The art of sharing finances

BF and I moved in together in August 2010. Technically, he moved into my condo. I like to think of it as our place now (and I’m sure he does too), but the reality is if we broke up, this would still be my place, not his.

So, moving in together meant navigating our finances to some degree. Here’s what we agreed on:

  • He pays me $500 in rent per month
  • We split our food/shared toiletries/household stuff 50/50
  • Certain improvements (like replacing our broken microwave and buying an extra bookshelf) are also split 50/50
  • He covers the extra channels he ordered from Rogers and he pays for half of HBO/TMN charges, which works out to be about $17/month
  • Sometimes I put gas in his car, since I get to borrow it when I need to go outside T.O. (or when it’s gross out and I’m lazy and I’m going to the movies at the Varsity)
  • We share entertainment costs pretty evenly; sometimes we treat each other

Some of you may be thinking that $500 to live in a condo in Liberty Village is pretty cheap. It definitely is. It costs me about $1900/month for my mortgage, property taxes, condo fees, hydro, and telephone/TV/internet. However, I do make a bit more than him. And, as I mentioned at the beginning of this post, it’s ultimately my place, so I’m the one with the safety net. So $500 seemed fair to me.

Plus, part of the agreement is that he put that money into the shared savings account we opened when he moved in. On top of that, he puts in another $500 each month. This is our nest egg for a new, bigger place (with the man room he insists on having). I asked why does he get a room just for him? His response: The rest of the house would be yours. Point taken.

We’ve saved a total of $8,469.76 since September. We should be at $9,000, but we had to replace our microwave because the handle broke, and it was going to cost over $200 to fix. A family member works for a high end appliance company so we got an amazing deal on an over the range microwave, and we decided to buy it now, rather than wait until we moved. This way we get to enjoy our purchase. I was also sick of looking my makeshift solution to the broken microwave: a duct taped handle. We also bought a bookshelf/side table thing from West Elm, to hold some of our books.

Since everything that goes into the account is 50/50, if the relationship ended, we could split the money in the account. When it comes to all the other little bills, he usually owes me money (I do more of the grocery shopping) so he pays down a portion of one of my bills, like my credit card.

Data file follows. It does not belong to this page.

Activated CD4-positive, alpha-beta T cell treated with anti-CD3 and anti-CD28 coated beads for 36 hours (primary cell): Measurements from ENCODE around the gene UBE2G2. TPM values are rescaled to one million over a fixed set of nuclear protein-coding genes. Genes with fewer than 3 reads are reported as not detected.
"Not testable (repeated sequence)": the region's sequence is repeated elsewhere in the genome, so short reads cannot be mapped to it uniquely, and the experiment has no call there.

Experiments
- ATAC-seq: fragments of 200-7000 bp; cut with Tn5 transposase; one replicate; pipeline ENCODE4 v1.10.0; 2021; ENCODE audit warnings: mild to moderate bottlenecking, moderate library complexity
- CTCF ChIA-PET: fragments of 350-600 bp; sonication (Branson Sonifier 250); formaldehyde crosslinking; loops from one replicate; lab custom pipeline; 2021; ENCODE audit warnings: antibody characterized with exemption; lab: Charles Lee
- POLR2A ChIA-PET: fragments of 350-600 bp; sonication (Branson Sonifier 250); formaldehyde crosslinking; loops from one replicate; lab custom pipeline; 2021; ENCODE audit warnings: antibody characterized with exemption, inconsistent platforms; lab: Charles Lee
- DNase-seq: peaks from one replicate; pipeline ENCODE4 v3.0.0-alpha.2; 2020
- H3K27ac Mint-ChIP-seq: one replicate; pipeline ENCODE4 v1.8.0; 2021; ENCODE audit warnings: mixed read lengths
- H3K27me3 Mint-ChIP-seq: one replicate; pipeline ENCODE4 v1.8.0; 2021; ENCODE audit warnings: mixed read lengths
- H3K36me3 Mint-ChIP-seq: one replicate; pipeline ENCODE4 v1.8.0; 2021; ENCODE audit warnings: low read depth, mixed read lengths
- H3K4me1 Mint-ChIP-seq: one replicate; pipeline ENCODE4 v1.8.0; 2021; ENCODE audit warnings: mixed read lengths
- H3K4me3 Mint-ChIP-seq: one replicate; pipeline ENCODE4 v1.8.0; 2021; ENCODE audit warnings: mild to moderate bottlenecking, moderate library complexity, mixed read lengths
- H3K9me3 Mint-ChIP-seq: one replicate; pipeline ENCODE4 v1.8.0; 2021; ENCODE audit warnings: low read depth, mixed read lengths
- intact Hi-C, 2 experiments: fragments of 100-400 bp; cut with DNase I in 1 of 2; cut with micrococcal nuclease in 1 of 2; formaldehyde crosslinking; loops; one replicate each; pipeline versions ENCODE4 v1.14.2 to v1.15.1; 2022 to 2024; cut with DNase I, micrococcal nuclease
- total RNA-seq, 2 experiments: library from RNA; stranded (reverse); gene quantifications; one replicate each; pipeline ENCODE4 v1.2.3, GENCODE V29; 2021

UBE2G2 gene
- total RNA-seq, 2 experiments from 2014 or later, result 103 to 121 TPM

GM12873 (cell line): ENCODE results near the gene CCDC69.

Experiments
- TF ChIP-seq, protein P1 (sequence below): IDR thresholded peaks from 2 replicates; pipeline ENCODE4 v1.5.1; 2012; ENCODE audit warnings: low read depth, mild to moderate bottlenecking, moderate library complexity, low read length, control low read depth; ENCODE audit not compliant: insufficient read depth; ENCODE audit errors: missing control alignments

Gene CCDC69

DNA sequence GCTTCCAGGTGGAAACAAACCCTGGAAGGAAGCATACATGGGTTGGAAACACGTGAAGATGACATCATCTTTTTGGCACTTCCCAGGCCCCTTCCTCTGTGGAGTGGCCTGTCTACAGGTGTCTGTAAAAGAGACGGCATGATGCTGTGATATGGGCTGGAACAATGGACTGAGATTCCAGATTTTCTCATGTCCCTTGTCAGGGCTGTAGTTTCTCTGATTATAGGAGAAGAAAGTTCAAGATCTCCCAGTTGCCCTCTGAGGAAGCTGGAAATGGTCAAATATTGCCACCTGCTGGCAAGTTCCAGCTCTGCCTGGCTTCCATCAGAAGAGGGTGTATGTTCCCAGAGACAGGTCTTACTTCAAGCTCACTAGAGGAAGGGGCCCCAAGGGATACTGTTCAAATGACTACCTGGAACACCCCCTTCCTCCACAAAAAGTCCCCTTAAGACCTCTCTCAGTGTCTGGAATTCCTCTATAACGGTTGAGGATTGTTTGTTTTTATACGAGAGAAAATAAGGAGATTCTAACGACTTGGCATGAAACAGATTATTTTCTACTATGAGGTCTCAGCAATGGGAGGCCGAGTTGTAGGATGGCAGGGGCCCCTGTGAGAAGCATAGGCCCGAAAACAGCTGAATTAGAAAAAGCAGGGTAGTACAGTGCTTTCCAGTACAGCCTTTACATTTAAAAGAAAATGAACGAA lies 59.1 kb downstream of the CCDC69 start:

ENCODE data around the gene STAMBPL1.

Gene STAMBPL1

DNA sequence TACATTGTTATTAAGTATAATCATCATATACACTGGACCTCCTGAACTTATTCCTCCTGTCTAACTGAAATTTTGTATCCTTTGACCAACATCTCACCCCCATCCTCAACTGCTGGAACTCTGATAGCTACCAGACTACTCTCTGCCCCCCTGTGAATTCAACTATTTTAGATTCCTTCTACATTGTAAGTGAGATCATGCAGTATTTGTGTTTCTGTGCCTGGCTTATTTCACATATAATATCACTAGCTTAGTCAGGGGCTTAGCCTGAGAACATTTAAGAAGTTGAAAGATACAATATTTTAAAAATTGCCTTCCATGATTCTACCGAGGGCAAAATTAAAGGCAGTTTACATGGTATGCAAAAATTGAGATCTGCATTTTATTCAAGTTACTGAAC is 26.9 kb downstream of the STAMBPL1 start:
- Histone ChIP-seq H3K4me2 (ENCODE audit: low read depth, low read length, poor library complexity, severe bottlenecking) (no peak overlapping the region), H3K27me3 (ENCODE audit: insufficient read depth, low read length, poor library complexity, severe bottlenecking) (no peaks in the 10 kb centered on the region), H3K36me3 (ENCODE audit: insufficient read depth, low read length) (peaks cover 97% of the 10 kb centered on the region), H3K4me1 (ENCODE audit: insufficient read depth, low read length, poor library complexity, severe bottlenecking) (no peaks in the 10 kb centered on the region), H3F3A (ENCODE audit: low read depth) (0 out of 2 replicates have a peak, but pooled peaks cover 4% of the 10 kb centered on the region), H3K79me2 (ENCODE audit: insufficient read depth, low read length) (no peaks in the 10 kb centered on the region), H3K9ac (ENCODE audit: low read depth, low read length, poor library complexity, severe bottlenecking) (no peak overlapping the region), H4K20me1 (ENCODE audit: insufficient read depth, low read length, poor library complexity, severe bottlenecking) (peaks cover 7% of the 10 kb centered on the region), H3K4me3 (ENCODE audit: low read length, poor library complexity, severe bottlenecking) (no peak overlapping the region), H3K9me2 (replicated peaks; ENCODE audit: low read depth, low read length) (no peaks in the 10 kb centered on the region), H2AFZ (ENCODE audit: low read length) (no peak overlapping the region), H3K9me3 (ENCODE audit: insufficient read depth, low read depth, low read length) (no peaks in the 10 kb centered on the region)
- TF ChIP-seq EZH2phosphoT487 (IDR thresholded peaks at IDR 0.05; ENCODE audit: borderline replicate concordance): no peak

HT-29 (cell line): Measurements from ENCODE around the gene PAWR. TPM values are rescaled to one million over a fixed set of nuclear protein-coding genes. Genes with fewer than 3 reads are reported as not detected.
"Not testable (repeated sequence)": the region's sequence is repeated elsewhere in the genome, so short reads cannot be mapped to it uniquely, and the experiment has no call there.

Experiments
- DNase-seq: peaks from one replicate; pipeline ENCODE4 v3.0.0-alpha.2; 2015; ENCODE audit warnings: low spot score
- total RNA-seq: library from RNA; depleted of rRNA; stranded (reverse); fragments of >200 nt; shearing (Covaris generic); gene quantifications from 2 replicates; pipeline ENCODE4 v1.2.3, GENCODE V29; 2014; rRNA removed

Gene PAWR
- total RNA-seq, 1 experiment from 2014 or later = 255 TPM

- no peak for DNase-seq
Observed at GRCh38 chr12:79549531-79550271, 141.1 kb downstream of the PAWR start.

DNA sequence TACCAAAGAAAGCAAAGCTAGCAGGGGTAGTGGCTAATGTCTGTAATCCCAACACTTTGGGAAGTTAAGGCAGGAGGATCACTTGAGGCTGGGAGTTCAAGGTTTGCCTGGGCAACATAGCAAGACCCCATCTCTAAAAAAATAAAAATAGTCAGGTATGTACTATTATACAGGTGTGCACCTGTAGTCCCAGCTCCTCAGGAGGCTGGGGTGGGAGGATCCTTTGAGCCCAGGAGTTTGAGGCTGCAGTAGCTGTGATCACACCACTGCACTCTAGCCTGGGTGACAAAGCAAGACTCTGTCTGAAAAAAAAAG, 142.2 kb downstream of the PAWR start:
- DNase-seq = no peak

We still have our own personal accounts, and we focus on our personal saving too. We try to talk about money every so often, because I know money can be a BIG source of problems in relationships. I also love to talk about money, and there’s not too many people you can do that with in our current culture (except online, of course!).

Eventually we’ll do more financial merging. In the meantime, this works pretty good for us.

Young and Thrifty wrote a great post a few months ago on the pros and cons of joint and shared accounts, so if you are contemplating your own financial situation with a significant other, you should definitely check it out. Ultimately it comes down to personal preference, and what works best for your particular situation, but communication is the key, as Young and Thrifty points out.

A quick update on the broken closet – it turns out that even grown ups need parents sometimes. I’m hoping we can fix it this weekend with the help of my mom and step dad.

How do you and your partner handle shared expenses/savings/etc and why? Do you have any tips to share on what works and what doesn’t work for you?

This entry was posted in Housing, Life, Relationship. Bookmark the permalink.

2 Responses to The art of sharing finances

  1. Thanks for your mention Daniela!

    My boyfriend’s sister has the same situation- her fiance is living in her condo and he pays her $1000 month rent per month.

    I’m not sure if you know (and perhaps you already have a co-hab agreement in place) but if it shows that he is contributing to your mortgage (e.g. pays rent) then he is entitled to a portion of your home if you break up and if you live together for one year (I believe). If he pays you in cash, that might be fine as there’s no paper trail.

    I have a post on this that goes into more detail

    • Obsessive Compulsive Daniela says:

      I was actually talking to someone about this today and they said the same thing about the cohabitation agreement. We don’t have one at the moment. The optimist in me says that it’s not necessary, but the realist says I should look into it. Thanks for the info, it’s something we will definitely consider.

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